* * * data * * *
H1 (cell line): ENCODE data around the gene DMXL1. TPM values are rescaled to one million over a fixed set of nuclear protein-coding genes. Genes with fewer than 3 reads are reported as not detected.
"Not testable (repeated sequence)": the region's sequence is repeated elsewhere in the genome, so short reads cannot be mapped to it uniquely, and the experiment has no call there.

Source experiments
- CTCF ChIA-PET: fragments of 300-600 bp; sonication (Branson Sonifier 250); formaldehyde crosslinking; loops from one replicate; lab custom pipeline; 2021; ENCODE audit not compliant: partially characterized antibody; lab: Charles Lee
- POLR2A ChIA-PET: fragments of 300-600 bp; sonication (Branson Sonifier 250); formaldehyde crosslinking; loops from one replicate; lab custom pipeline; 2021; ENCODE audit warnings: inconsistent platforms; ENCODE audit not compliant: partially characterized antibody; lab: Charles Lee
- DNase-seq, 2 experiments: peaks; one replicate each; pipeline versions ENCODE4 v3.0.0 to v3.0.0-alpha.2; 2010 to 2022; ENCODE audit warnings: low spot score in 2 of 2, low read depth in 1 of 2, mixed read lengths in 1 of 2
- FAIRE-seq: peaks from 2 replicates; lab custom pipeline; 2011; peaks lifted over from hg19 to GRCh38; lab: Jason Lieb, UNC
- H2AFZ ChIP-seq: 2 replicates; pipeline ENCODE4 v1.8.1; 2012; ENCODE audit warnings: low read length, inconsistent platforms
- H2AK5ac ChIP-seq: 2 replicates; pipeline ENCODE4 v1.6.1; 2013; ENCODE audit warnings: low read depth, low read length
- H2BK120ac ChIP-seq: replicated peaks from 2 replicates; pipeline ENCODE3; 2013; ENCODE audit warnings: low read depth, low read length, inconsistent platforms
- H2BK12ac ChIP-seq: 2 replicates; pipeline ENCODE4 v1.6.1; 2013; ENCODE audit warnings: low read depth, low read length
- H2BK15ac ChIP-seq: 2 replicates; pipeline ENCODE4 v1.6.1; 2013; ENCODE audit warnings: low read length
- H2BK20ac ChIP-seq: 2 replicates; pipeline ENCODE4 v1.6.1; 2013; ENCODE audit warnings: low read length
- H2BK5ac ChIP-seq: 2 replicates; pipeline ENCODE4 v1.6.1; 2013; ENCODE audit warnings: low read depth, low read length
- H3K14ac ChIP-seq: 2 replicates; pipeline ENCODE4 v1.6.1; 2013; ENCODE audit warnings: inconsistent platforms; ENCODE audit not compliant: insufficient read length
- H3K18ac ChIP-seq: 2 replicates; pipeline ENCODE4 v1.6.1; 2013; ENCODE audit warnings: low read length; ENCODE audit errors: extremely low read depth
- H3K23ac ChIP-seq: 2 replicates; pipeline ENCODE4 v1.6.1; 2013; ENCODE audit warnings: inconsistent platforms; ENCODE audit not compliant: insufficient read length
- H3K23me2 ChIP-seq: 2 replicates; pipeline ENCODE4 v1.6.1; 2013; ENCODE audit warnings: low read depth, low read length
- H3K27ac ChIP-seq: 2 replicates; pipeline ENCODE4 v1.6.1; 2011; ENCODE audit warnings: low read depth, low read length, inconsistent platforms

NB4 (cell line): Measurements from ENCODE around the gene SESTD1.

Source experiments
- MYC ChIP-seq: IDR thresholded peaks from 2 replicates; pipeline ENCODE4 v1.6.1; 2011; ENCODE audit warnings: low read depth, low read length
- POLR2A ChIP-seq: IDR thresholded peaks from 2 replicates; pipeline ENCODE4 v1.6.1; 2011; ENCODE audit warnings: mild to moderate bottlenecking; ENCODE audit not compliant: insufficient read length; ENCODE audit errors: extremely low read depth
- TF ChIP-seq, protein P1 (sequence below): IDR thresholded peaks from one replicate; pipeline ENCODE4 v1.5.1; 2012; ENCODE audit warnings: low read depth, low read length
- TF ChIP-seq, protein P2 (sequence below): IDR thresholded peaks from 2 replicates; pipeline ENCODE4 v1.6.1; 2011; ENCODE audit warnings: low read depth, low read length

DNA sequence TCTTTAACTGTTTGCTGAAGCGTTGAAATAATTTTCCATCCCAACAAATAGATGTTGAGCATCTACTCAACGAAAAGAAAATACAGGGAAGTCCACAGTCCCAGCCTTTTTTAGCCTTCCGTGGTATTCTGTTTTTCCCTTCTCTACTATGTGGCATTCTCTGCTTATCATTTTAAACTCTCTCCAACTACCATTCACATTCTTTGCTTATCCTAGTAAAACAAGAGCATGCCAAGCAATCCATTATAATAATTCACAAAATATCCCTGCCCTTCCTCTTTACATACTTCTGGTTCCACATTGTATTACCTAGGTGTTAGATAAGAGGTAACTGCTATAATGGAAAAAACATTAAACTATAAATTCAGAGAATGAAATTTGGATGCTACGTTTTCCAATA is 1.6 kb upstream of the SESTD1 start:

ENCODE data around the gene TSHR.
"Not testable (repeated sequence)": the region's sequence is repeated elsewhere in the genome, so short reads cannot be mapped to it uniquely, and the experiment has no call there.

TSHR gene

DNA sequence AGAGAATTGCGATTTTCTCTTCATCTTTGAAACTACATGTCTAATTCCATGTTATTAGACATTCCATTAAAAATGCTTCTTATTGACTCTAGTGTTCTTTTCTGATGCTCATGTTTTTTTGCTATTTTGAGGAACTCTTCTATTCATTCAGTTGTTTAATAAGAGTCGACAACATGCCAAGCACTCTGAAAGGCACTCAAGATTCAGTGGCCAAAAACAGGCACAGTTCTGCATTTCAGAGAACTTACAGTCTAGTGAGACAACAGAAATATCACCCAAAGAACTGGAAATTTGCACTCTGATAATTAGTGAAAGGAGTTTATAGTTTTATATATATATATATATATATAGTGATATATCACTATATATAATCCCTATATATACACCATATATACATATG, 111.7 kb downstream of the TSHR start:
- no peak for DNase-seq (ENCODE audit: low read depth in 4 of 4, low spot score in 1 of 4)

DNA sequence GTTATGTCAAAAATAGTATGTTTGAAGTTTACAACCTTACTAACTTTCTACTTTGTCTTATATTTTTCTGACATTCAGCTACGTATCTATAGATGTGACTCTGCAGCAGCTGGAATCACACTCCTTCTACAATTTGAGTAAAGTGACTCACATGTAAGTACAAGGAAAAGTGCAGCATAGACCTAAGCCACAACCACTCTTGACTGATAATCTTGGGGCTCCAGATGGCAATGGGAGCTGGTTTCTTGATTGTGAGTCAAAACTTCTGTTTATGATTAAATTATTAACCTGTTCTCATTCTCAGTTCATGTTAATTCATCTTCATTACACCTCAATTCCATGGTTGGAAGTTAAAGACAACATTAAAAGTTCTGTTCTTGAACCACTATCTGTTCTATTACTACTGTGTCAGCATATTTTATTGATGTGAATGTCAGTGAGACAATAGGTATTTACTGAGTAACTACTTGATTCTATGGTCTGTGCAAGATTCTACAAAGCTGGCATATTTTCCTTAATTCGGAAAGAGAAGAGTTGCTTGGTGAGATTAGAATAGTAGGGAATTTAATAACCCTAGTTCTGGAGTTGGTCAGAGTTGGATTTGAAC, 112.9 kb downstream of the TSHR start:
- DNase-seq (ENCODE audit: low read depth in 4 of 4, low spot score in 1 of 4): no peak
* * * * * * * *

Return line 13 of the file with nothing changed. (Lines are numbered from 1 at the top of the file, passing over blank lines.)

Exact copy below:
- H2BK20ac ChIP-seq: 2 replicates; pipeline ENCODE4 v1.6.1; 2013; ENCODE audit warnings: low read length